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Survey studies social identity in Urumqi migrant ethnic groups

ZHANG YI | 2018-10-25 | Hits:
(Chinese Social Sciences Today)

Children of different ethnic groups have class together at Urumqi No. 15 Middle School in the Xinjiang Uygur Autonomous Region. Photo: CHINA DAILY


 

A migrant population supports the economic development of a city. However, they could also cause conflicts or even crime due to cultural differences and the exclusion and isolation that they face in their new environment. Therefore, strengthening the social identity and social integration of migrant populations is vital to national unity and social stability in multi-ethnic populated regions.


In fact, a vast amount of research has been carried out on the social identity of migrant populations, but few studies have examined the differences in social identity among migrant ethnic groups in multi-ethnic cities.


In this light, a field investigation in Urumqi, Xinjiang Uygur Autonomous Region, in 2017 is particularly meaningful. Based on studies of the different dimensions of social identity, this survey attempts to compare and analyze ethnic migrant groups’ social identities in four aspects: interpersonal communication, social treatment, urban identity and city life. A total of 340 questionnaires were issued and 322 were returned, with a recovery rate of 94.7 percent, among which 300 questionnaires were valid, marking an effective response rate of 93.2 percent.
This study classifies the migrant populations of Mongolian, Manchu, Tujia and Zhuang ethnicities as 3.9 percent of the total sample. The comparative analysis of ethnic groups focuses on the migrant populations of Han, Uygur, Kazakh and Hui ethnicities, who take up a relatively large proportion.

 

Interpersonal relationships
Interpersonal communication not only refers to the exchange of information and goods among people, but also includes the relatively stable relationship or connection between people through the process of non-material and material interactions. For migrant populations, social identity is not one-sided, but is reflected in a migrant population’s willingness and attitude toward interactions with local residents.


When asked, “Would you like to socialize with local residents?” some 17 percent of the respondents said they would very much like to do so, 54.3 percent said they would like to, 22.3 percent said they had no opinion and 4.7 percent explicitly refuted the idea. On the whole, the migrant population in Urumqi had a desire to communicate with local residents.
If we break it down, Hui ethnicities expressed the strongest willingness to communicate with local residents, followed by the Han and Uygur ethnicities, whereas the Kazakh ethnic groups tended to be less enthusiastic toward the proposal.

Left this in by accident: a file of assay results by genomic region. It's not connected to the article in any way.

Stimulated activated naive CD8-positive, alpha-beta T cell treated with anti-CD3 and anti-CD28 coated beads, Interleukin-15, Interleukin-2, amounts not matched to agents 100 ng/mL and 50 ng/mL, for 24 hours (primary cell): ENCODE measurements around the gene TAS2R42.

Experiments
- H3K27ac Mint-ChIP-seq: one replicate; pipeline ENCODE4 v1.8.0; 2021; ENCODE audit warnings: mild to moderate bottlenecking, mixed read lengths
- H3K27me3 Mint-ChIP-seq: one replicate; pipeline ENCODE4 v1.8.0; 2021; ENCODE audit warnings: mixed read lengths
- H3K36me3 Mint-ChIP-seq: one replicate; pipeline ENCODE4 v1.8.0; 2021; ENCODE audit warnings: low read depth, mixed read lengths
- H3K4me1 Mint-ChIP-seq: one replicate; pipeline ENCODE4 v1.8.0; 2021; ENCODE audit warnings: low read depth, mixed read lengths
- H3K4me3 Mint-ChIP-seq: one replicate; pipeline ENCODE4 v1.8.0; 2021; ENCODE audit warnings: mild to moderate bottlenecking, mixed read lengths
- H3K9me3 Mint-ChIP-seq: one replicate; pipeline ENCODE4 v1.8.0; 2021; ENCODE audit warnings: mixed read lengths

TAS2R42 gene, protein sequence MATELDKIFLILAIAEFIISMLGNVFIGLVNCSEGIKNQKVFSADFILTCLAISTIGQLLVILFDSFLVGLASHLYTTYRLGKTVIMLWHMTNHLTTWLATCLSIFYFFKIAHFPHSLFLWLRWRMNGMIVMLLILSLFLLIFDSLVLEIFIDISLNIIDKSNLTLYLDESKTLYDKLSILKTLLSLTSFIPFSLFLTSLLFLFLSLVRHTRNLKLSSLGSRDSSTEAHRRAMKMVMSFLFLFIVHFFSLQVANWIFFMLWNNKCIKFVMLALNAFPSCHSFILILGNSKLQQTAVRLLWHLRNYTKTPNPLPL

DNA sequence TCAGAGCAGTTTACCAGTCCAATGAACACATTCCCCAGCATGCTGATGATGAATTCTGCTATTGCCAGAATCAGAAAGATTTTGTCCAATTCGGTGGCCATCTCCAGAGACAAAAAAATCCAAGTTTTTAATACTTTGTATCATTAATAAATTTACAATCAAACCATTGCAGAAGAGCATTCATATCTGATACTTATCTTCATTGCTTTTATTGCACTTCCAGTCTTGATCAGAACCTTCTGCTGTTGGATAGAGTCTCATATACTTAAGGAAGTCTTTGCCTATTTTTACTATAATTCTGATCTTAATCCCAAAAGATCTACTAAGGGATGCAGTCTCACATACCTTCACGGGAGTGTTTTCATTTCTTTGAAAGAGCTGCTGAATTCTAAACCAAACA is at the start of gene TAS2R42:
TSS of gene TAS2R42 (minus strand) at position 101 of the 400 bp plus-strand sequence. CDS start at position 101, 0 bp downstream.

In response to the question about how locals treat them in their interactions, “very friendly” and “good” received 12.7 percent and 52 percent, respectively, while “no opinion” got 31 percent and “cold” and “hostile” got 4 percent and 0.3 percent. It can be seen that more than 60 percent of the migrant population was content with the attitude of local residents.
Further comparison found that as high as 70 percent of the Hui and Han ethnicities chose “very friendly” or “good,” and they had the best emotional experience when interacting with local residents. In contrast, 42 percent and 37 percent of Uygurs and Kazakhs chose “no opinion,” respectively.

 

Social treatment
For the migrant population, the social differentiation inherent in the dual urban-rural household registration system permeates every aspect of urban life, such as employment, children’s education, medical care and social security, causing a diminished sense of belonging toward urban life.


In the questionnaire, the respondents were asked to subjectively evaluate “whether migrant workers are treated equally compared with local urban residents.” Some 8.7 percent of the migrant population thought their treatment was very equal, 42.7 percent thought it was relatively equal and 34.7 percent had no opinion. Generally speaking, the migrant population was content with the treatment they received in the city.


However, significant differences in perception among the different ethnic migrant populations were uncovered. The Hui ethnic group responded to public policy in Urumqi positively, while Han, Uygur and Kazakh ethnicities were each successively less positive, with the evaluation of public policy gradually reducing from “relatively equal” to “hard to tell.”


In terms of how various nationalities view this kind of inequality and differentiated treatment, 60.5 percent of the Hui migrant population were satisfied with public policy and social treatment and found it “acceptable,” while 47 percent, 43.5 percent and 25.9 percent of the Han, Uygur and Kazakh migrant population reported the same reaction.